This evening at the Veterans of Foreign Wars Hall I’d backed a woman up behind the huge air-conditioning unit while we were dancing, and kissed her and unbuttoned her pants and put my hand down the front of them. She’d been married to a friend of mine until about a year before, and I’d always thought we’d probably get mixed up together, but her boyfriend, a mean, skinny, intelligent man who I happened to feel inferior to, came around the corner of the machine and glowered at us and told her to go out and get in the car. I was afraid he’d take some kind of action, but he disappeared just as quickly as she did. The rest of the evening I wondered, every second, if he would come back with some friends and make something painful and degrading happen. I was carrying a gun, but it wasn’t as if I would actually have used it. It was so cheap, I was sure it would explode in my hands if I ever pulled the trigger. So it could only add to my humiliation—afterwards people, usually men talking to women in my imagination, would say, “He had a gun, but he never even took it out of his pants.” I drank as much as I could until the western combo stopped singing and playing and the lights came up.

My two friends and I went to get into my little green Volkswagen, and we discovered the man I started to tell you about, the first man, sleeping deeply in the back seat.

“Who’s this?” I asked my two friends. But they’d never seen him before either.

We got him awake, and he sat up. He was something of a hulk, not so tall that his head hit the roof, but really broad, with a thick face and close-cropped hair. He wouldn’t get out of the car.

This man pointed to his own ears and to his mouth, signaling that he couldn’t hear or talk.

“What do you do in a situation like this?” I said.

“Well, I’m getting in. Move over,” Tom said to the man, and got in the back seat with him.

Richard and I got in the front. We all three turned to the new companion.

He pointed straight ahead and then laid his cheek on his hands, indicating beddy-bye. “He just wants a ride home,” I guessed.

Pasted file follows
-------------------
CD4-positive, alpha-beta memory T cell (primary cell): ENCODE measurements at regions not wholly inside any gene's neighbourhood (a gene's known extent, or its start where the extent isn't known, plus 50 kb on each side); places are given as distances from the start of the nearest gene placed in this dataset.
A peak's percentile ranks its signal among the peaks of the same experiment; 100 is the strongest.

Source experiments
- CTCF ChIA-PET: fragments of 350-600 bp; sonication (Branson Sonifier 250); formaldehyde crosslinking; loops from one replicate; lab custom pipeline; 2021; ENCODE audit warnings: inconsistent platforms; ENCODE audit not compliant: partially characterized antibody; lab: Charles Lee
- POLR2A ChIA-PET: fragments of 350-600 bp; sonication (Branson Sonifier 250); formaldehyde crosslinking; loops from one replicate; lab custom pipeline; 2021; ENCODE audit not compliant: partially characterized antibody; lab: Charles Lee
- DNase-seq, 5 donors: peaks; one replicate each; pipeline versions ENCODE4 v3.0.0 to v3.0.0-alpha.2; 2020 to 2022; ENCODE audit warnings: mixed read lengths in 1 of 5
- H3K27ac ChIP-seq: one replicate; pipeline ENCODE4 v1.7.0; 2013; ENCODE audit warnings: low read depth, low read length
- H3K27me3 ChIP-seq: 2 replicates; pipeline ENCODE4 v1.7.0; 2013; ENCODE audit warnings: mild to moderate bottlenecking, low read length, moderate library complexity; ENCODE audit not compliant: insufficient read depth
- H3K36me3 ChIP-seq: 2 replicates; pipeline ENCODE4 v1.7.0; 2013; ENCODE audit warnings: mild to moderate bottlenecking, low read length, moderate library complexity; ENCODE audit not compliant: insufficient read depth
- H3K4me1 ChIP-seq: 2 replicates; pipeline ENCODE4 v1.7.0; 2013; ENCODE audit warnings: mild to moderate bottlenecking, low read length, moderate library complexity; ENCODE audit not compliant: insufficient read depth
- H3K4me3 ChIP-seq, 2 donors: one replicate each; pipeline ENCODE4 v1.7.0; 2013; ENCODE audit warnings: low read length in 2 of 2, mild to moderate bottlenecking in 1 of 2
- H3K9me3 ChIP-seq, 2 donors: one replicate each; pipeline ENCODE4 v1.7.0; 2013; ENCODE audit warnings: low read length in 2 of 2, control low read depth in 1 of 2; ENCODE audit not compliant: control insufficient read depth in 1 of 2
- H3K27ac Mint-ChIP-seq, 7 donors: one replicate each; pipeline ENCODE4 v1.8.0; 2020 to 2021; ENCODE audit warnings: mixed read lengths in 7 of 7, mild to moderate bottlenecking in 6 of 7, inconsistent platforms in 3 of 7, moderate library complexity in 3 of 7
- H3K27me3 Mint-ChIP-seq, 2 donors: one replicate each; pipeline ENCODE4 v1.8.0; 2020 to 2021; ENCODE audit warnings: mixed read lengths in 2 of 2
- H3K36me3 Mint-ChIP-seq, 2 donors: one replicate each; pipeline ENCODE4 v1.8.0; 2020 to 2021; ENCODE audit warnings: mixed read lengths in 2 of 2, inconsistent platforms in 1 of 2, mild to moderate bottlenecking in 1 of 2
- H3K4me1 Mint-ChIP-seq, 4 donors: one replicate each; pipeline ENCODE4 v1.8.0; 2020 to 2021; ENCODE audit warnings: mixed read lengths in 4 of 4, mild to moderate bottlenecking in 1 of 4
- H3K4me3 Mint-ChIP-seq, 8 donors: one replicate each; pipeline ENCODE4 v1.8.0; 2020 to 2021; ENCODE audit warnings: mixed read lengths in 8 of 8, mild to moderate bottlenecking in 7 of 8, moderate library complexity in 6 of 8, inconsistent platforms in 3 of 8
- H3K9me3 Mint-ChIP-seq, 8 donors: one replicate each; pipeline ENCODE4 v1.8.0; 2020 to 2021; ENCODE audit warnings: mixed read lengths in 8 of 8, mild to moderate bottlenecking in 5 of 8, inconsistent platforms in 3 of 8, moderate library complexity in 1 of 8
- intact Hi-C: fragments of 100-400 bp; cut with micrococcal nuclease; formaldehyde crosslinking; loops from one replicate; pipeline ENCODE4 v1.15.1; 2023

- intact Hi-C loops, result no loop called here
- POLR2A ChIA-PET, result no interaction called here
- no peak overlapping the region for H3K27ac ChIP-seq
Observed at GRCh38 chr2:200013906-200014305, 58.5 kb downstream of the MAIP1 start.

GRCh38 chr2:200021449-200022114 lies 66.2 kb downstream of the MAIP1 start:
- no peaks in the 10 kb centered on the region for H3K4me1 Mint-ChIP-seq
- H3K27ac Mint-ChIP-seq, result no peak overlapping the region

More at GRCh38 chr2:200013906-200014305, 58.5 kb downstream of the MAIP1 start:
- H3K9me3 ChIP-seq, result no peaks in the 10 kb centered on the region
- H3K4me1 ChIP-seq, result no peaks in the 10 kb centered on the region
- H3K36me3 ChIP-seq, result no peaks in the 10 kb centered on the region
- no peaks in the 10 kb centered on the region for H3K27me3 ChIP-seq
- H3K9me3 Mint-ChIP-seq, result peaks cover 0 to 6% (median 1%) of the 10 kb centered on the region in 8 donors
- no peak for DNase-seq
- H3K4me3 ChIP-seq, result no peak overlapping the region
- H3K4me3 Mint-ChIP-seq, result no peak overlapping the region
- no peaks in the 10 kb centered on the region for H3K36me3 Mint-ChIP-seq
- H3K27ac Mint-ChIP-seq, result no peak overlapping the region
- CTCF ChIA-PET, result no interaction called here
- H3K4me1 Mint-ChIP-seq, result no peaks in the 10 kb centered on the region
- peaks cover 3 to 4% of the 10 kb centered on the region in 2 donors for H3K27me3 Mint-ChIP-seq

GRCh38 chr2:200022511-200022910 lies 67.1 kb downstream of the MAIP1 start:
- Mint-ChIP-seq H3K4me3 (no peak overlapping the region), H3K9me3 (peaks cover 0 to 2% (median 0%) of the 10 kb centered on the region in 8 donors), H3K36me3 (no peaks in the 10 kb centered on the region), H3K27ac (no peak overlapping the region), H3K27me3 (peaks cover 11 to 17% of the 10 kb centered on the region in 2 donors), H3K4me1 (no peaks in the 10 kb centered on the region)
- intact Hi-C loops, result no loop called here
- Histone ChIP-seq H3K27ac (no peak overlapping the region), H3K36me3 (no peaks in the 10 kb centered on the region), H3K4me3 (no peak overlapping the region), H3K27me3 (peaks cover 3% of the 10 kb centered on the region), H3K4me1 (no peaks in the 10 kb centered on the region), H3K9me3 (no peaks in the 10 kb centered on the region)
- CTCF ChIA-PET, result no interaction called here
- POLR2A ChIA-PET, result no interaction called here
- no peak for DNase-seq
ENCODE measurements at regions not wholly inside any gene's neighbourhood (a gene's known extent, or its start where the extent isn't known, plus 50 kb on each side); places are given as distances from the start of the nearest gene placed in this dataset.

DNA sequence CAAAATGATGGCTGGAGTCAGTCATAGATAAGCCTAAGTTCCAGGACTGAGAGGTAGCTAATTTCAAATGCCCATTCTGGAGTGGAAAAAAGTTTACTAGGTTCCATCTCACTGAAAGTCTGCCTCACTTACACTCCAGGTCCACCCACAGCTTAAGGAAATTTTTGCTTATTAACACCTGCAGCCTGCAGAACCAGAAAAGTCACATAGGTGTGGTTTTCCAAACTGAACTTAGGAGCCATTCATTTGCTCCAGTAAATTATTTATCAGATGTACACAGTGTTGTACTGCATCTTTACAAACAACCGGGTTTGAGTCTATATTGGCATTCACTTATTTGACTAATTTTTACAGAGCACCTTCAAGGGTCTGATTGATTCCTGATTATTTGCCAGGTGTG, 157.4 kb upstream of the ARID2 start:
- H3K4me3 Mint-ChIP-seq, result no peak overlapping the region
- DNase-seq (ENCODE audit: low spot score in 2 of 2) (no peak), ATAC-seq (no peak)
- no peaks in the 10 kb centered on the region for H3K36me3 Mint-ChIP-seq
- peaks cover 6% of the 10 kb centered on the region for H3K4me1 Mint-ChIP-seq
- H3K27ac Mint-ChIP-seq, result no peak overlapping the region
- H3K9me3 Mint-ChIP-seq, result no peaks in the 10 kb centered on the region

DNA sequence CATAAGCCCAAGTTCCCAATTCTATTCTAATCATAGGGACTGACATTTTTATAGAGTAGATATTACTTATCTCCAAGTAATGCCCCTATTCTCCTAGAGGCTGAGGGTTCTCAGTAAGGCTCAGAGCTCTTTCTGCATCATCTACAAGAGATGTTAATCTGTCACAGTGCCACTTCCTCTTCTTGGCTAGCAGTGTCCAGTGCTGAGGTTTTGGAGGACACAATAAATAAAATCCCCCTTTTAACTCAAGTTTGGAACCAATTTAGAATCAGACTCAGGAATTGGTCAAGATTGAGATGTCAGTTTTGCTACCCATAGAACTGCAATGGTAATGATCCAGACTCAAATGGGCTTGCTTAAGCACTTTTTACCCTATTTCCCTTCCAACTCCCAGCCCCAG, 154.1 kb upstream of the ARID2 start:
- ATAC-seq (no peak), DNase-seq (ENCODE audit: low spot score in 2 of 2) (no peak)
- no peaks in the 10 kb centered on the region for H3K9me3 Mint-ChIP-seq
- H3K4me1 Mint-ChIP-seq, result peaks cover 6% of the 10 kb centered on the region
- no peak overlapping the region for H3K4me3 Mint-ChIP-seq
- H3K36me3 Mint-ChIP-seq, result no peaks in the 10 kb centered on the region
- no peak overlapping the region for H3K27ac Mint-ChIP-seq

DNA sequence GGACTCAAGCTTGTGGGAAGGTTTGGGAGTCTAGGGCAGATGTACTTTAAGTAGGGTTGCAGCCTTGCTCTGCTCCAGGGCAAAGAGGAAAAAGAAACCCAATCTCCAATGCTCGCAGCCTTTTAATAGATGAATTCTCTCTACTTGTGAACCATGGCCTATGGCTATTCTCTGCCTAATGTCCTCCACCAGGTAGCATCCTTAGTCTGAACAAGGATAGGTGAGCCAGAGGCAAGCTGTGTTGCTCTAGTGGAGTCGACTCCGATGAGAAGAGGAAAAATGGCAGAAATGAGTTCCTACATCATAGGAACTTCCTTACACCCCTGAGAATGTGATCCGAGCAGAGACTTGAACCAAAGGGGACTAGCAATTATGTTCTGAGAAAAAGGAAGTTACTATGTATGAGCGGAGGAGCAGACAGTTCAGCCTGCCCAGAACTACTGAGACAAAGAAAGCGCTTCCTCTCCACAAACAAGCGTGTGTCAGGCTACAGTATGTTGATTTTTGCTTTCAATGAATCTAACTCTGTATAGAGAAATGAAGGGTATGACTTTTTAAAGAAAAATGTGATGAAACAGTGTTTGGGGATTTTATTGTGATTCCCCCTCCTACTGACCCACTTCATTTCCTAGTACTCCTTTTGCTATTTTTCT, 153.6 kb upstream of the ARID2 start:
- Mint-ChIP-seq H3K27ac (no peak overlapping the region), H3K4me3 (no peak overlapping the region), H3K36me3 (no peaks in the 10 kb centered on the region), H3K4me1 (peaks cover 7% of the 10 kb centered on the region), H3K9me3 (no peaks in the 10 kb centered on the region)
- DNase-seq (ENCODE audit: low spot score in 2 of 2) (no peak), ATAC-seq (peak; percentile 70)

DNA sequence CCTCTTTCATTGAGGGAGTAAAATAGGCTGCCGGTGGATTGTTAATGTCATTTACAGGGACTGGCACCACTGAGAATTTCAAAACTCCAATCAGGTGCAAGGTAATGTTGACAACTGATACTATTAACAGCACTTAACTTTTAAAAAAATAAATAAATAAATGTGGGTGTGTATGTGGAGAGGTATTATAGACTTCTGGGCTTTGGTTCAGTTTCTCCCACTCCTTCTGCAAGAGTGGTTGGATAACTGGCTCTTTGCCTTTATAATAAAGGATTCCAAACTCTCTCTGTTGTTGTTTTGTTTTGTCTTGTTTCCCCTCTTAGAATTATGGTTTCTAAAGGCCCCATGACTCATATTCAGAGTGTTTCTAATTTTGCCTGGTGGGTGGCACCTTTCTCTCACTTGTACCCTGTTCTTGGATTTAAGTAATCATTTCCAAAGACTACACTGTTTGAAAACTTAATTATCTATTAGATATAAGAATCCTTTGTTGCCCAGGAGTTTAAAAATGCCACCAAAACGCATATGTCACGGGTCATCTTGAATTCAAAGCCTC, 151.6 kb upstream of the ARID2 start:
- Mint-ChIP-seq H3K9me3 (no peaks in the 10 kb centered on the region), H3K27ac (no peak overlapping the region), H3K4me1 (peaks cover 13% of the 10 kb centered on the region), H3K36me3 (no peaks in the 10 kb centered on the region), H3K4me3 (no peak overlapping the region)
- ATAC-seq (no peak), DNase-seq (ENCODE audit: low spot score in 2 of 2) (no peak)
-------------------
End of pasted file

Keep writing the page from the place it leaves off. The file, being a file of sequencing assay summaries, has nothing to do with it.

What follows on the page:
“So?” Tom said. “Give him a ride home.” Tom had such sharp features that his moods looked even worse than they were.

Using sign language, the passenger showed us where to take him. Tom relayed the directions, because I couldn’t see the man while I was driving. “Take a right—a left here—he wants you to slow down—he’s looking for the place—” and like that.

We drove with the windows down. The mild spring evening, after several frozen winter months, was like a foreigner breathing in our faces. We took our passenger to a residential street where the buds were forcing themselves out of the tips of branches and the seeds were moaning in the gardens.

He was as bulky as an ape, we saw when he was out of the car, and dangled his hands as if he might suddenly go down and start walking on his knuckles. He glided up the walk of one particular home and banged on the door. A light went on in the second story, the curtain moved, and the light went out. He was back at the car, thumping on the roof with his hand, before I got the thing in gear to pull away and leave him.

He draped himself over the front of my VW and seemed to pass out.

“Wrong house, maybe,” Richard suggested. “I can’t navigate with him like that,” I said. “Take off,” Richard said, “and slam on the brakes.”

“The brakes aren’t working,” Tom told Richard.

“The emergency brake works,” I assured everybody.

Tom had no patience. “All you have to do is move this car and he’ll fall off.”

“I don’t want to hurt him.”

We ended it by hefting him into the back seat, where he slumped against the window.

Now we were stuck with him again. Tom laughed sarcastically. We all three lit cigarettes.

“Here comes Caplan to shoot off my legs,” I said, looking in terror at a car as it came around the corner and then passed by. “I was sure it was him,” I said as its taillights disappeared down the block.

“Are you still all worried about Alsatia?”

“I was kissing her.”

“There’s no law against that,” Richard said.

“It’s not her lawyer I’m worried about.”

“I don’t think Caplan’s that serious about her. Not enough to kill you, or anything like that.”

“What do you think about all this?” I asked our drunken buddy.

He started snoring ostentatiously.

“This guy isn’t really deaf—are you, hey,” Tom said.

“What do we do with him?”

“Take him home with us.”

“Not me,” I said.

“One of us should, anyway.”